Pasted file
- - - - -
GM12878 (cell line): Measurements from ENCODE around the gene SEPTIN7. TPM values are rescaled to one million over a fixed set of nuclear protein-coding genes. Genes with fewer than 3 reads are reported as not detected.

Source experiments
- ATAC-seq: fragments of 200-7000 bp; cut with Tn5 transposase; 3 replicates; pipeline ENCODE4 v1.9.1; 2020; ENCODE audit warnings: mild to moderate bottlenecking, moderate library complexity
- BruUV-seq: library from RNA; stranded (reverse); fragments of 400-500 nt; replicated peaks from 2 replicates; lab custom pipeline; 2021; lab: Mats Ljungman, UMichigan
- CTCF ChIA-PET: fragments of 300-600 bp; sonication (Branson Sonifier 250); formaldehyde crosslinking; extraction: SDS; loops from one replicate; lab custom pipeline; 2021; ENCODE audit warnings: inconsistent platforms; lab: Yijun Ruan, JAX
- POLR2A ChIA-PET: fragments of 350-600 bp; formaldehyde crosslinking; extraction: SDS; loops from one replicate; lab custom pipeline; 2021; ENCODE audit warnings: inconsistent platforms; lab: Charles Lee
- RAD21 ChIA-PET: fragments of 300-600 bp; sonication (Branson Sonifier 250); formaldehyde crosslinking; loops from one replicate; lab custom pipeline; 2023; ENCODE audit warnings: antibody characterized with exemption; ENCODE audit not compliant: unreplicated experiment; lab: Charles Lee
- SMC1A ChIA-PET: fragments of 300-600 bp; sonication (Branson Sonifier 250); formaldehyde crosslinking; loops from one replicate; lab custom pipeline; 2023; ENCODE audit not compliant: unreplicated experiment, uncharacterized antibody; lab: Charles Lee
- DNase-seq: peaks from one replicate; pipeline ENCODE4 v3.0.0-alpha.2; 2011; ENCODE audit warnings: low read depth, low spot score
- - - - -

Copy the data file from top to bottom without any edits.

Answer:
GM12878 (cell line): Measurements from ENCODE around the gene SEPTIN7. TPM values are rescaled to one million over a fixed set of nuclear protein-coding genes. Genes with fewer than 3 reads are reported as not detected.

Source experiments
- ATAC-seq: fragments of 200-7000 bp; cut with Tn5 transposase; 3 replicates; pipeline ENCODE4 v1.9.1; 2020; ENCODE audit warnings: mild to moderate bottlenecking, moderate library complexity
- BruUV-seq: library from RNA; stranded (reverse); fragments of 400-500 nt; replicated peaks from 2 replicates; lab custom pipeline; 2021; lab: Mats Ljungman, UMichigan
- CTCF ChIA-PET: fragments of 300-600 bp; sonication (Branson Sonifier 250); formaldehyde crosslinking; extraction: SDS; loops from one replicate; lab custom pipeline; 2021; ENCODE audit warnings: inconsistent platforms; lab: Yijun Ruan, JAX
- POLR2A ChIA-PET: fragments of 350-600 bp; formaldehyde crosslinking; extraction: SDS; loops from one replicate; lab custom pipeline; 2021; ENCODE audit warnings: inconsistent platforms; lab: Charles Lee
- RAD21 ChIA-PET: fragments of 300-600 bp; sonication (Branson Sonifier 250); formaldehyde crosslinking; loops from one replicate; lab custom pipeline; 2023; ENCODE audit warnings: antibody characterized with exemption; ENCODE audit not compliant: unreplicated experiment; lab: Charles Lee
- SMC1A ChIA-PET: fragments of 300-600 bp; sonication (Branson Sonifier 250); formaldehyde crosslinking; loops from one replicate; lab custom pipeline; 2023; ENCODE audit not compliant: unreplicated experiment, uncharacterized antibody; lab: Charles Lee
- DNase-seq: peaks from one replicate; pipeline ENCODE4 v3.0.0-alpha.2; 2011; ENCODE audit warnings: low read depth, low spot score